January 26th, 2009
04:25 PM GMT
DAVOS, Switzerland – It's the contrasts that hit you when you come to Davos. All those mountains and snow, all that Swiss cleanliness - it all feels a long way from the gloom and mud of winter in the English countryside, which is where I was only 36 hours ago.But there are some other big contrasts, too. Even before the World Economic Forum begins, Davos 2009 feels a lot more than 12 months away from Davos 2008. Then, we thought we'd get away with a bit of a slowdown, and emerging economies like China would take over as the engines of global growth and save us from recession. Now, that recession is a reality, and today my inbox is clogged with internal CNN e-mails confirming tens of thousands of job losses: Home Depot, Deere, Sprint Nextel, Caterpillar and on and on and on.
A worker clears away snow ahead of the Davos 2009 forum.
So this year's Annual Meeting of the World Economic Forum will be a rather more austere affair than its predecessors – even more sober than last year's. Old hands who've been here many times before agree that growth has given way to decline much faster than they ever expected. That has frankly awed participants into a more businesslike attitude towards their annual jolly to Switzerland.
Not that it looks that way if you go down to the kitchens of, say, the Arabella Sheraton in Davos. Amid the bustle of preparing for six days of non-stop catering, an assistant chef shows me storerooms full of gourmet supplies. My eye alights on one carton full of something pink and white and shrunk-wrapped: lobster, I ask? Nothing so mean, laughs my guide. Kamchatka crab legs, apparently, a Russian delicacy.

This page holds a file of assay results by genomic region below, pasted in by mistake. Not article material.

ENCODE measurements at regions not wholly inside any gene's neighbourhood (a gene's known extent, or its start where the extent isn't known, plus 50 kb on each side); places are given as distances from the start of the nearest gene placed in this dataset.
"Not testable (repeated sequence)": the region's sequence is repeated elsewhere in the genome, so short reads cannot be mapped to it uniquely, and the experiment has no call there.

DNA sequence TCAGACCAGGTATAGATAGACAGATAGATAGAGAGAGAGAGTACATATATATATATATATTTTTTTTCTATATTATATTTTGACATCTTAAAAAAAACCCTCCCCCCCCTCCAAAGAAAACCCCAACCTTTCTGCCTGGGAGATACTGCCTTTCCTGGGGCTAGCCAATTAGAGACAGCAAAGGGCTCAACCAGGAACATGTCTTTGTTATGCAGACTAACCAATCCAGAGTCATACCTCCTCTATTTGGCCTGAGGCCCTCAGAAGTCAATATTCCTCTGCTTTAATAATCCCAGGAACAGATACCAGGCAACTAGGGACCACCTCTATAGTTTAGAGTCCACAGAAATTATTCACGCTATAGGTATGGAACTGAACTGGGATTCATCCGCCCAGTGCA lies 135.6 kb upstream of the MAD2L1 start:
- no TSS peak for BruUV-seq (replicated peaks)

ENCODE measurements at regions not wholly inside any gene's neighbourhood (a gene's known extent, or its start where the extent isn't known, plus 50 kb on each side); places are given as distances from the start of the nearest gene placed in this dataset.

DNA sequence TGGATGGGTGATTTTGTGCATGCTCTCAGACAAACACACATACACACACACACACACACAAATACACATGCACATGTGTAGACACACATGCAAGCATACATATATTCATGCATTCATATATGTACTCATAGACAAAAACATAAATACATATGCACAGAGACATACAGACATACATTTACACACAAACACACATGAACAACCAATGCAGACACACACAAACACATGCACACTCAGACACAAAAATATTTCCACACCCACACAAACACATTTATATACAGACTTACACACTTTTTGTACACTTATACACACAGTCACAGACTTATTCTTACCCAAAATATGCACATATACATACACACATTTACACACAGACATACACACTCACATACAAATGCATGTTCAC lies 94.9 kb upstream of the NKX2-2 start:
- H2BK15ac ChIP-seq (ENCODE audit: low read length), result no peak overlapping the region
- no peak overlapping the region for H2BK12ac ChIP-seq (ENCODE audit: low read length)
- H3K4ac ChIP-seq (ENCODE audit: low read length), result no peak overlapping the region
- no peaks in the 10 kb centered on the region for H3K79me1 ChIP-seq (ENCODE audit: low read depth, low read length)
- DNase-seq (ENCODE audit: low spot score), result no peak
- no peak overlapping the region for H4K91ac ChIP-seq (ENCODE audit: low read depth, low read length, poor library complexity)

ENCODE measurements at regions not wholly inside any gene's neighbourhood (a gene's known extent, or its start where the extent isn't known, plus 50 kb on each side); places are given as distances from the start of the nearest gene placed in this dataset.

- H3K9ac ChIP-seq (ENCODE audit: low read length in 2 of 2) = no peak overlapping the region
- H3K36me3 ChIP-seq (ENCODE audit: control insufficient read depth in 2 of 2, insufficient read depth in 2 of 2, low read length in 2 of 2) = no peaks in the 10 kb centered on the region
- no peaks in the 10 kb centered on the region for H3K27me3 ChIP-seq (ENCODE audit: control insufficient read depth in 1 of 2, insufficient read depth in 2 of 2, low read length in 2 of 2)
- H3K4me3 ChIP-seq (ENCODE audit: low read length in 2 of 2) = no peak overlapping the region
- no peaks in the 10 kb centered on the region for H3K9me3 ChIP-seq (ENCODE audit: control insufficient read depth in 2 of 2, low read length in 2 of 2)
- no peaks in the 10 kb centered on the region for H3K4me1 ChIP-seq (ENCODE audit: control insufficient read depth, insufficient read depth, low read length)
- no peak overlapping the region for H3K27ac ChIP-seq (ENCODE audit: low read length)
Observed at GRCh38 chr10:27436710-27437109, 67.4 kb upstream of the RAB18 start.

Oh yes, there will be quite some parties here, as every year. But some of the biggest names are canceling or cutting back. Goldman Sachs is reported to have nixed its bash for this year, and a lot of others are wary of being seen to live it up in the Swiss mountains while the world economy crumbles.
Nevertheless, the numbers of participants and hangers-on (like me) will be broadly similar to the turnout last year. For corporate leaders, there is a genuine reason for abandoning their desks and sneaking off to the mountains: we are in uncharted economic waters, and anyone who looks like they might know how to sail us back to growth will be seized on and pumped for ideas.
In Davos, dinners, drinks and deals usually win out over debates, deliberations and discussions. But in 2009 the boot will be on the other foot. With uncertainty clouding the global outlook, the networking will be about what was always originally intended: trading ideas. Trimmed of its excesses, and focused sharply on the economy, this time the World Economic Forum will be about listening.
For more coverage of this year’s World Economic Forum, go to our special Davos page.
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